If you'd seen this view a week ago, it was a mess of tomato plants and hops. We gave away at least ten shopping bags of hops and I've dried, frozen and cooked so many tomatoes I'd probably be happy if I never saw another one again. Actually, that's not true - I miss them already, and the zucchini. Summer seems to go so fast when you're on the other end of it.
I'm super pleased though as the mulched bed on the right is super tidy, with some pavers leading up to the wicking beds. That'll be my dedicated herb garden now, as I have tons of kitchen herbs dotted all about the place, but thought it'd be nice when I send the husband in to get some herbs that I can just say 'in the herb garden' rather than 'to the left of the lemon tree, down the path, on the other side of the horseradish', only to have me banging at the kitchen window and pointing when he gets lost.
It does look so bare right now but it won't be long before the extra parsley, garlic chives, thyme, sage and lemon balm grow up. The wicking beds have been tidied and I've taken out the last of the cucumbers, although there are still some chillis, eggplant and thai basil kicking on in the last of the warm Autumn weather.
I finally got rid of the three roosters, to a lovely old Croatian man who had 150 Isa Browns he wanted to fertilise. I think my roos have gone to their best life.
However, the Gold Laced wyandottes are a bit 'jumpy' - as in 'jumpy over my fences' so I've got busy making makeshift fences where the hops climbed (I'm getting rid of the central hops this year - too scratchy and I seriously don't need that much hops). The fences are made from a tea tree I found broken in the reserve where a tree fell on it in high winds. It's nice and malleable and easy to weave into a fence. I really like it's rustic feel.
I have to say one of the best successes in the wicking beds this year has been this particular variety of purple kale. It hasn't gone to seed in months, perhaps because of the extra water, or maybe it's the variety - either way, when it does seed, I'll be saving them.
We've had a ridiculous amount of spaghetti squash this year - something I'd never tried before. I must admit, they aren't that spectacular tasting - quite bland, to be honest - but they are fun to roast and cover with toppings. I've included a recipe below if you'd like - it was super tasty! I didn't take a photo as daylight savings has ended and it's dark in the evenings, so hard to get a decent photo. You'll just have to take my word for it - and it's definitely a crowd pleaser. We ate it three nights in a row with guests and they loved it.
We weren't really successful with pumpkins this year and I have no idea why - probably they were eaten by insects and I got them confused with the amount of spaghetti squash I'd planted. We only had four little guys, hardly enough to last.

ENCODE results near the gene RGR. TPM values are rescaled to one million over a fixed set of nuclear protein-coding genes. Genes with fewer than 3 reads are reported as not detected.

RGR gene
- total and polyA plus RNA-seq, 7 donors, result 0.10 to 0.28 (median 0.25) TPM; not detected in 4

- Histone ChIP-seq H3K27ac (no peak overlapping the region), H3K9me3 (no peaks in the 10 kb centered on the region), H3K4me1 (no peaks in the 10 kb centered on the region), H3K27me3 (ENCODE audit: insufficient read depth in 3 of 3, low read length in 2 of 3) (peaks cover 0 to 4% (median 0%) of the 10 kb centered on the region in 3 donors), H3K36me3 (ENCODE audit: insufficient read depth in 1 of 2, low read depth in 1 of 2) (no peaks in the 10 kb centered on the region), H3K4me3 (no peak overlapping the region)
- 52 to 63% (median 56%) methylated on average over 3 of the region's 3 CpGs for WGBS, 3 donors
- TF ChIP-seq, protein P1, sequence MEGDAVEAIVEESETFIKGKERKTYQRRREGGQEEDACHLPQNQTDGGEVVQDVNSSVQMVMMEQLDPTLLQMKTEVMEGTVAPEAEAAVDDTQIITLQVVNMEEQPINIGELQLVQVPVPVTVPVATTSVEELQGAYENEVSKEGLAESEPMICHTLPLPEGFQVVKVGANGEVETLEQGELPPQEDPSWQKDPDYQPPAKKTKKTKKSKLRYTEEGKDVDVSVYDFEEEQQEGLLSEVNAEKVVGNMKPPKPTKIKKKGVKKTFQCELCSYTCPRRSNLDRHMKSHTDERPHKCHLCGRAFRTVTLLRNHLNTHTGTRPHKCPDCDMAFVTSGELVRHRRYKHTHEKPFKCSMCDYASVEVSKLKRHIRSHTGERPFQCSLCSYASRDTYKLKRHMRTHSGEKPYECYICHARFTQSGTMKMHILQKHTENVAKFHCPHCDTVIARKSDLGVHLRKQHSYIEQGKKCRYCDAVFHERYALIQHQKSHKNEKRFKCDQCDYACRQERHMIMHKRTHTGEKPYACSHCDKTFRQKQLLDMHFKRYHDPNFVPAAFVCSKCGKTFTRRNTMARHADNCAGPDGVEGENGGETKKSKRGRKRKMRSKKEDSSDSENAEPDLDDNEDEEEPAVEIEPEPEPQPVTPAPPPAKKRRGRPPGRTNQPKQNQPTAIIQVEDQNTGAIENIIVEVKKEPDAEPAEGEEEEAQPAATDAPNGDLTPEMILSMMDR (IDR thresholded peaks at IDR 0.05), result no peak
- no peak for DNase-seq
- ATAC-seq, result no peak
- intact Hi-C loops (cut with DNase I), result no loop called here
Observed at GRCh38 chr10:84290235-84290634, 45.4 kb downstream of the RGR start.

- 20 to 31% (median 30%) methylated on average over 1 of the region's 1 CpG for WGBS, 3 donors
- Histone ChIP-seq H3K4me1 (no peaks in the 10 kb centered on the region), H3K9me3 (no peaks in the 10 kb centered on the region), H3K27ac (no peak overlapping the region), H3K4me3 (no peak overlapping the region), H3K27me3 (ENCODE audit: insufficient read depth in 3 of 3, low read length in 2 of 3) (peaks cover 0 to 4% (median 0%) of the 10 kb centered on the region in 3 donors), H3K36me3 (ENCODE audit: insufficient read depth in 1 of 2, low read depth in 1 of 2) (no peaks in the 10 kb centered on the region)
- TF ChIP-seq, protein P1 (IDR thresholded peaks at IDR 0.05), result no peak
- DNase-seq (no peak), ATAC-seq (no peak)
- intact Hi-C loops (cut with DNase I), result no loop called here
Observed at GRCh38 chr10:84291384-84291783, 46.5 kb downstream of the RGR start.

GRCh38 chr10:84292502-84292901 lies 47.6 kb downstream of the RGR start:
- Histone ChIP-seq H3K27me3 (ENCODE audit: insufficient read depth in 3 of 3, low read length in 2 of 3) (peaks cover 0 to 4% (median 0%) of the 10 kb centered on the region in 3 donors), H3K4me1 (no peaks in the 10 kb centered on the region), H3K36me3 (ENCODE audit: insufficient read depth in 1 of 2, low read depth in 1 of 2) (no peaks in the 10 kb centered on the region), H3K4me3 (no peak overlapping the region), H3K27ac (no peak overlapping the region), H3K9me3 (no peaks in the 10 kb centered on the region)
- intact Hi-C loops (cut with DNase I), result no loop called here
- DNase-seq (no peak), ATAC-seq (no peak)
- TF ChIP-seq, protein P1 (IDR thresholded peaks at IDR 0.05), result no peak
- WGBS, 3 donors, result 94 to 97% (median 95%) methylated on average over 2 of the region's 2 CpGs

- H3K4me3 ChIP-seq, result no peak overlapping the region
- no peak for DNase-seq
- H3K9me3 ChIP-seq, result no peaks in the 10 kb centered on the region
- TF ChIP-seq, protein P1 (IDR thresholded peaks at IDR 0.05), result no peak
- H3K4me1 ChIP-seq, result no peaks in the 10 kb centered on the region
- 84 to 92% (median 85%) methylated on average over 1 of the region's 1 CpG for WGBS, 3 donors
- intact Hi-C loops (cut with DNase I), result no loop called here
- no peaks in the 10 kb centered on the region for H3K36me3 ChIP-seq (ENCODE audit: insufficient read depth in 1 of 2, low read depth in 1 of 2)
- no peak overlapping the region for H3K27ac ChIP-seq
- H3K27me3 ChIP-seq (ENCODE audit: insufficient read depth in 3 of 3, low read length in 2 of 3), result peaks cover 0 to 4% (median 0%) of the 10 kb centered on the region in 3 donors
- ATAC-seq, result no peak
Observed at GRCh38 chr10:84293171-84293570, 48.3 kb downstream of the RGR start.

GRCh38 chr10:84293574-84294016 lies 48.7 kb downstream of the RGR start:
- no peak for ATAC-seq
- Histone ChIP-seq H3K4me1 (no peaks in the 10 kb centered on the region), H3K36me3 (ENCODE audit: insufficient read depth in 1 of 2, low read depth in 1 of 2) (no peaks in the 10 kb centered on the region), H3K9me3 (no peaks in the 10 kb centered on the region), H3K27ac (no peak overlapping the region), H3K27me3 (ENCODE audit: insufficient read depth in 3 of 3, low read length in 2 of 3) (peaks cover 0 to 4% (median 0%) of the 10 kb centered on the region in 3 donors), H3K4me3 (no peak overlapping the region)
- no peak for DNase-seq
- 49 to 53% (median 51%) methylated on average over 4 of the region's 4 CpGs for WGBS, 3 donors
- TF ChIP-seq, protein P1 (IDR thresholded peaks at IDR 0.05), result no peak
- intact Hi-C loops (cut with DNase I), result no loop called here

Pears - well, we've had the best crop ever. I really need to dry some more before they go to squishy. I grew two varieties and both were tasty and firm. I've also had tons of quinces and apples.
The greenhouse is still producing. Whilst I am only in my first year in there, I've learnt a lot. We might have a fairly decent and long growing season here in Australia (and I can grow veggies all year round), however, eggplant and capsicum never do that great for me. However, in the polytunnel, I'm getting tons of all of them! Check out these beautiful babies! I've been frying eggplant and then finishing with a marinade of tamarind, srirarcha and honey, with a sprinkle of black sesame, black onion and coriander seeds - omg, to die for!
The chillis and capsicum are doing great in the wicking pots, and I'll definitely be putting more of them in next year (and more turmeric and ginger too) and I've totally been loving the jalapeno - I swear I have had them with every meal!
Mexican Style Spaghetti Squash (Serves 2)
1 large spaghetti squash
1 can tomatoes
1 can black beans
Onion and garlic, or spring onions
Cummin seeds, smoked paprika, cinammon, liquid smoke (optional)
Red cabbage, fresh coriander and lime (for slaw)
Cheese of your choice (I used vegan fetta)
Sour cream of your choice (I used vegan chipotle mayo)
Firstly, cut the squash in half lengthways (half a squash per person) and drizzle with olive oil, dust with smoked paprika, salt and pepper and place cut side down on a baking tray. Cook at about 220C for about an hour or until cooked through.
Meanwhile, prepare the black bean and tomato sauce. Saute onion, capsicum and chilli in olive oil until cooked, then add a tbsp of cummin seeds, a tbsp of smoked paprika, a sprinkle of cinnamon. Add four fresh large tomatoes or a can of tomatoes, and two cups of black beans (or a large can). Simmer for about 15 minutes. I like to add a dash of liquid smoke and some stock cube.
Prepare a slaw. I love to use red cabbage, coriander and cucumber, but you could use carrot or other fresh vegetables. I like to dress mine liberally with lime juice.
Bring the squash out of the oven and put on a plate. Sprinkle with a little cheese (I used a vegan fetta, but it's up to you what you use) add a generous amount of the bean sauce, then layer sliced avocado, sprinkle jalapenos, add more cheese, the slaw, and then a dollop of your choice of sour cream. I often use a cashew nut sour cream but this time I used vegan chipotle mayo which was just heavenly. Sprinkle over more coriander leaves and serve.
How are your gardens growing?
How do you prepare spaghetti squash, if you've ever grown it?